About Me

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I've been a Canberran since moving here from Adelaide on the first day of 1980. I now live in suburban Duffy with my partner Louise Maher, ABC 666 radio and on-line journalist. Among my early memories is following Sleepy Lizards (Shinglebacks) around the paddocks north of Adelaide, guarded by the faithful bull terrier. I have always been passionate about the natural world, trying to understand how it works, how the nature of Australia came to be, and sharing those understandings. My especial passions are birds, orchids and mammals. For much of my life I have been a full-time naturalist, running bush tours, writing books etc, doing consultancies, presenting a regular radio slot on local ABC, chairing a government environment advisory committee and running adult education classes. Recently I have eased back somewhat, but am still writing, teaching, doing some radio work and running overseas tours - as part of my fascination with our Gondwanan origins I've been running tours to South America for the past decade. I was awarded the Australian Plants Society Award in 2001 and the Australian Natural History Medallion in 2006, both for services to education and conservation. In January 2018 I was awarded a Medal of the Order of Australia for 'service to conservation and the environment'.

Friday, 31 August 2012

On This Day, 31 August

* 1699; the Roebuck, assigned by the British Admiralty to William Dampier for exploration purposes, anchored off Enderby Island, north-western Australia; the next day he began collection of the first Australian plants that would be described in English. He was also the first Englishman to describe Australian birds in the course of this trip.
The Common Noddy was one of the first Australian birds to be
illustrated and informally described, by William Dampier in 1699.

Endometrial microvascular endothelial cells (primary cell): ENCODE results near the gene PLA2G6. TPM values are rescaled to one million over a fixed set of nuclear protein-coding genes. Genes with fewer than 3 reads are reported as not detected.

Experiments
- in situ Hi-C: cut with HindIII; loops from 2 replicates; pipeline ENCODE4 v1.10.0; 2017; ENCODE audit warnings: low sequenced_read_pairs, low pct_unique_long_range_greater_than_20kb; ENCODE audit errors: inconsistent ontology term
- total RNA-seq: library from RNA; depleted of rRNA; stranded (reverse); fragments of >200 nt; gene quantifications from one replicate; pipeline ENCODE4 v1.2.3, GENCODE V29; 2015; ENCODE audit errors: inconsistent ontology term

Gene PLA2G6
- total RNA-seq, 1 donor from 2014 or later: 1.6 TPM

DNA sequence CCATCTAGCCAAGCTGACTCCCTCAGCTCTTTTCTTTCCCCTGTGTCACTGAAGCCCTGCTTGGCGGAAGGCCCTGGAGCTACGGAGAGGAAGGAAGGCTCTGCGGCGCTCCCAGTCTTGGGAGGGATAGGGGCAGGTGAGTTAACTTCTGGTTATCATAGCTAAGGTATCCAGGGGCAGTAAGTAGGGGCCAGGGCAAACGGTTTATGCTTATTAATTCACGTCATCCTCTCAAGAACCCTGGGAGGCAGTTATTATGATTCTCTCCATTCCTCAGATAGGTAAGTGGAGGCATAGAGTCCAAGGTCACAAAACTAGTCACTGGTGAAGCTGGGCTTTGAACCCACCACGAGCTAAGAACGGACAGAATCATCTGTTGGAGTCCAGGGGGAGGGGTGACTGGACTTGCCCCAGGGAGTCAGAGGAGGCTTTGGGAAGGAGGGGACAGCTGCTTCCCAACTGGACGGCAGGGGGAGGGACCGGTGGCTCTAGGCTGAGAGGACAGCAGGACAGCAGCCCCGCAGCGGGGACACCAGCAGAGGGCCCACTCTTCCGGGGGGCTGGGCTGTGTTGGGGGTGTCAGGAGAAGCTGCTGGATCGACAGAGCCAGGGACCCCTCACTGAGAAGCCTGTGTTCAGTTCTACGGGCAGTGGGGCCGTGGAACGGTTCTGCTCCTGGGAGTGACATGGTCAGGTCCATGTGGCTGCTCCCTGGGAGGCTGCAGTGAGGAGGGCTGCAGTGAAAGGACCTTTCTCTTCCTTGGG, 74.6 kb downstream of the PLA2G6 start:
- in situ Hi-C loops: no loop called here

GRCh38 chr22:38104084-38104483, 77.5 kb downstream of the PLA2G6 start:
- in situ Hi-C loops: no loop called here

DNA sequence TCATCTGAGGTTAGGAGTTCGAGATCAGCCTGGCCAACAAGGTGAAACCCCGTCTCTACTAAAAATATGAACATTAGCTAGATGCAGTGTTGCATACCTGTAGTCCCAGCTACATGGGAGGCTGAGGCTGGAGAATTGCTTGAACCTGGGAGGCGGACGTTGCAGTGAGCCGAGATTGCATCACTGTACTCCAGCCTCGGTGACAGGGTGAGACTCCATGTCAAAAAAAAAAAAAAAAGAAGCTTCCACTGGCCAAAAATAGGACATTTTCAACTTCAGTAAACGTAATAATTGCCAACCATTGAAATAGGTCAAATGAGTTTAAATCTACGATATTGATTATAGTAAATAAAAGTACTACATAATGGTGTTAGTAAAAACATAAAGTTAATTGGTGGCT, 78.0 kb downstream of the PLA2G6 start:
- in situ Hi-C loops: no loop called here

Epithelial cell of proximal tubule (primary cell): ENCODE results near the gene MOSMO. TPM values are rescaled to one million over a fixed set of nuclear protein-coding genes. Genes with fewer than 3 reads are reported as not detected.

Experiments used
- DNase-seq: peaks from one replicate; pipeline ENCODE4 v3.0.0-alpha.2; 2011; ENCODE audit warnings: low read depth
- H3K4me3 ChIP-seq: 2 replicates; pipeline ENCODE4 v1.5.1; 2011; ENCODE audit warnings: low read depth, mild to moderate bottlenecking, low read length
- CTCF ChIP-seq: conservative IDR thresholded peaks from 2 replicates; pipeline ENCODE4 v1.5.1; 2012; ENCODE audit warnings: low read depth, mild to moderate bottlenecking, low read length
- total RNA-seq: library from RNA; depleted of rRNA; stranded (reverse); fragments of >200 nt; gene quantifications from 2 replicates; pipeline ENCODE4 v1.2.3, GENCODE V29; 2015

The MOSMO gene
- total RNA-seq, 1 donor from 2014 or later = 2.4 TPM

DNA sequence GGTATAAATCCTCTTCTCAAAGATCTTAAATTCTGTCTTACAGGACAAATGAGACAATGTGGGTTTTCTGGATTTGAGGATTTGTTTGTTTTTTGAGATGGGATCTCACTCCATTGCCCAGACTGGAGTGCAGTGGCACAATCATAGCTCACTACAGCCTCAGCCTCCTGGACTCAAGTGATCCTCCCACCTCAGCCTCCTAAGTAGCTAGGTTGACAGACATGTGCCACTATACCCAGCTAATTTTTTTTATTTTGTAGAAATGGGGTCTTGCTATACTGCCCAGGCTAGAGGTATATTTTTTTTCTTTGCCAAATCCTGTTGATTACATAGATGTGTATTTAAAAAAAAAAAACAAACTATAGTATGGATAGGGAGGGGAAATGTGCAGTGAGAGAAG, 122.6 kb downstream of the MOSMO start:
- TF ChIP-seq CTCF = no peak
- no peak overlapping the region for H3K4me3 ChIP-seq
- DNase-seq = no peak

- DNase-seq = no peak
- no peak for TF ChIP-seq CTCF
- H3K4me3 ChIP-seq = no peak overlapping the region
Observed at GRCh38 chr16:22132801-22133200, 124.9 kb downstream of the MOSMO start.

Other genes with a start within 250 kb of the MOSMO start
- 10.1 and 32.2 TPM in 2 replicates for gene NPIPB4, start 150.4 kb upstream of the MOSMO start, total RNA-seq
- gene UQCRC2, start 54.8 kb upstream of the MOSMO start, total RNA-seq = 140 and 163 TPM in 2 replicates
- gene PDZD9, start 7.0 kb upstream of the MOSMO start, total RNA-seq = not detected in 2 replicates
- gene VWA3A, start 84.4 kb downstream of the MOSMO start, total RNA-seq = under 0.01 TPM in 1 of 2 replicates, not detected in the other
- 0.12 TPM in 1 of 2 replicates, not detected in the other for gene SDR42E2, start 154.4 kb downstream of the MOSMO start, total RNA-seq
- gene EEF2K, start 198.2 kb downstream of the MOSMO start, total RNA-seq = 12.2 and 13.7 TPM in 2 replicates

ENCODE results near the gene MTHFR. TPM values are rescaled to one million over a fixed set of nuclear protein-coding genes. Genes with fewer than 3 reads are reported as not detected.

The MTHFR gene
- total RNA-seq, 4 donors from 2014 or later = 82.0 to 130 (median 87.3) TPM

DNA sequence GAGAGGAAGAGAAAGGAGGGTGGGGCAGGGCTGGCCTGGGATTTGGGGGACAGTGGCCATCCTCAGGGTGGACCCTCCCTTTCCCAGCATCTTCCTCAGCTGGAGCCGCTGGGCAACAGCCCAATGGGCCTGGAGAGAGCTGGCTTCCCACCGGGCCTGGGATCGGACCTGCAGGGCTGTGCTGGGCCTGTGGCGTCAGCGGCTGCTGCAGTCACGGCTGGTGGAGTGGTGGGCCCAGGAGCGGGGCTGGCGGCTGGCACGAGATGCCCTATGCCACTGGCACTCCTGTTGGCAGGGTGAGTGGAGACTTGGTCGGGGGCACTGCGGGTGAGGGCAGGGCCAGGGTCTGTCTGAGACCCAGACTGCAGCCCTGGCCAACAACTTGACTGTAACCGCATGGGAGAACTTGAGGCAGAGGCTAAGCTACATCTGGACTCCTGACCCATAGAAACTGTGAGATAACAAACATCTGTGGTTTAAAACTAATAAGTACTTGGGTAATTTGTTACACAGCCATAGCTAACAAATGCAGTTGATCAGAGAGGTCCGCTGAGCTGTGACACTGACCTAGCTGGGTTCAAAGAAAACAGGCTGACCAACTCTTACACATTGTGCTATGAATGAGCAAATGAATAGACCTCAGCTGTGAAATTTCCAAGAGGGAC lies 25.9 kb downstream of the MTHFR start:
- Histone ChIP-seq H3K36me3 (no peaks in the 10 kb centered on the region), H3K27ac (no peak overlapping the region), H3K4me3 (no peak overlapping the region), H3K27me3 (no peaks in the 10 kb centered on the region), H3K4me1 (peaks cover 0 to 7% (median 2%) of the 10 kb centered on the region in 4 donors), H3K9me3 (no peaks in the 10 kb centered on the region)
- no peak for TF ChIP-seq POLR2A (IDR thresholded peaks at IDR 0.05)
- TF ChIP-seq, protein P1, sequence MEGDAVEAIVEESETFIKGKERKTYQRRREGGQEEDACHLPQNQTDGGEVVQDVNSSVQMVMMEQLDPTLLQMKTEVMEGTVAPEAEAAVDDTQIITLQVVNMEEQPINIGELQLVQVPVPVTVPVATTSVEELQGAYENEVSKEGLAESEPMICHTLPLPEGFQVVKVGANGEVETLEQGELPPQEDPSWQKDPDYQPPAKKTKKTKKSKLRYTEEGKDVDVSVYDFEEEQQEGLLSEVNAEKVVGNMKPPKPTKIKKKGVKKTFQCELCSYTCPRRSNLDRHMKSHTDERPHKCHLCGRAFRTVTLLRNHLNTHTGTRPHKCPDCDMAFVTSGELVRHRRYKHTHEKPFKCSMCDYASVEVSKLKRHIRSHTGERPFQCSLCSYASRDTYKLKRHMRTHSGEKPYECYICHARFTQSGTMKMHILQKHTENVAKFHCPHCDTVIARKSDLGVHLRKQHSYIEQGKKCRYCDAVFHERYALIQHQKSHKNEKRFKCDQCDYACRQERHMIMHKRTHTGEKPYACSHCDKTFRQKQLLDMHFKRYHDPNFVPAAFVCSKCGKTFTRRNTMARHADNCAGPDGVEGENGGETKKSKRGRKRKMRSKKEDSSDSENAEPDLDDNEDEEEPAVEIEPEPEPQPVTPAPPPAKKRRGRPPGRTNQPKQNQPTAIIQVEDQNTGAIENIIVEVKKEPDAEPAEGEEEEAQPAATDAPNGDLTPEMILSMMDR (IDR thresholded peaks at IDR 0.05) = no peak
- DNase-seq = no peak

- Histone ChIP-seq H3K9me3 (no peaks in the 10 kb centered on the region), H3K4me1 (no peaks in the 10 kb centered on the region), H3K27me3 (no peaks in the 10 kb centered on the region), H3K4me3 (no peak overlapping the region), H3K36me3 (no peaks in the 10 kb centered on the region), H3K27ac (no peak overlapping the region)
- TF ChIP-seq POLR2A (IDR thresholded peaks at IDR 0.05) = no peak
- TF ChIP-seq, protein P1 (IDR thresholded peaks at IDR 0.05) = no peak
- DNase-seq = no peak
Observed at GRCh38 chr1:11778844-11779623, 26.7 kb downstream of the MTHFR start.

This one was across the country on Lady Elliott Island.

* 1798; Matthew Flinders and George Bass, while circumnavigating Tasmania in the Norfolk and proving the existence of Bass Strait, stopped at the Swan Islands off the north-east coast where Bass shot two ‘Barnacle Geese’ (now Cape Barren Geese).

* 1836; the Beagle stops off at the Cape Verde Islands, some 500km west of Senegal, for their penultimate stop before getting home. It was a brief stop, but it had also been their first port of call on the way out, more than 5 years previously, when Darwin expressed his excitement at being somewhere new (he had never before left Britain). In his journal he amply demonstrated his curiosity and powers of observation on animals from sea slugs to octopi. I've never been there, and probably never will, but it sounds an interesting place for a naturalist, with five endemic bird species, 12 endemic lizards (out of 15!), nearly 100 endemic vascular plant species and hundreds of endemic invertebrate species.

1 comment:

Flabmeister said...

Your previous post mentioned photos justified by their narrative relevance (an excellent proposition). The one here of the Noddy requires no such justification: Its excellent.